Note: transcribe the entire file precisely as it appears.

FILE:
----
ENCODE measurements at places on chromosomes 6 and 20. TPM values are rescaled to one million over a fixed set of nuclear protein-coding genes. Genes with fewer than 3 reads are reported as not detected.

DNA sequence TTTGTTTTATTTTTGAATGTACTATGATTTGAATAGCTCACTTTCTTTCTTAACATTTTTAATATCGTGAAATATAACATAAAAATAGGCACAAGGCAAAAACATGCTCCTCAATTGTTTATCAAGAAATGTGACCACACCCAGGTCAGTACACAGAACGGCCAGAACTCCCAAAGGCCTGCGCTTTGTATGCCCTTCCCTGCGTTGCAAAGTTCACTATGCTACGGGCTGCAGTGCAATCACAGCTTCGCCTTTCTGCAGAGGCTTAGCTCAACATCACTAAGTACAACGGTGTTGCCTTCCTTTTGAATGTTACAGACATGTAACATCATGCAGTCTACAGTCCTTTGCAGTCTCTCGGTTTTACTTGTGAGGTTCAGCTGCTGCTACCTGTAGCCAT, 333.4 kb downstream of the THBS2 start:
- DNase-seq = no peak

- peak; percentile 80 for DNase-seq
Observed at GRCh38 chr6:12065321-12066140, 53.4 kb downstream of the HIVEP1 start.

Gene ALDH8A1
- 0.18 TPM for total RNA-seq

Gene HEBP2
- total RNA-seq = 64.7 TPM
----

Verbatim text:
ENCODE measurements at places on chromosomes 6 and 20. TPM values are rescaled to one million over a fixed set of nuclear protein-coding genes. Genes with fewer than 3 reads are reported as not detected.

DNA sequence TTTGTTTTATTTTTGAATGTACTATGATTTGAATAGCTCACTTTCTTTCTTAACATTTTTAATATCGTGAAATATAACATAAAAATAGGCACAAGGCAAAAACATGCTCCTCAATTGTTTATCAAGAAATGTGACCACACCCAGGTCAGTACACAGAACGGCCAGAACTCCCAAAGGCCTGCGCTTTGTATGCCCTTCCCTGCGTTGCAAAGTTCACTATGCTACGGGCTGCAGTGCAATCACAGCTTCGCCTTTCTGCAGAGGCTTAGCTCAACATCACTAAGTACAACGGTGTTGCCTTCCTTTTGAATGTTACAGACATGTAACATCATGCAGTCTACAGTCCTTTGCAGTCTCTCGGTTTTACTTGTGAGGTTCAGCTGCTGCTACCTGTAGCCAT, 333.4 kb downstream of the THBS2 start:
- DNase-seq = no peak

- peak; percentile 80 for DNase-seq
Observed at GRCh38 chr6:12065321-12066140, 53.4 kb downstream of the HIVEP1 start.

Gene ALDH8A1
- 0.18 TPM for total RNA-seq

Gene HEBP2
- total RNA-seq = 64.7 TPM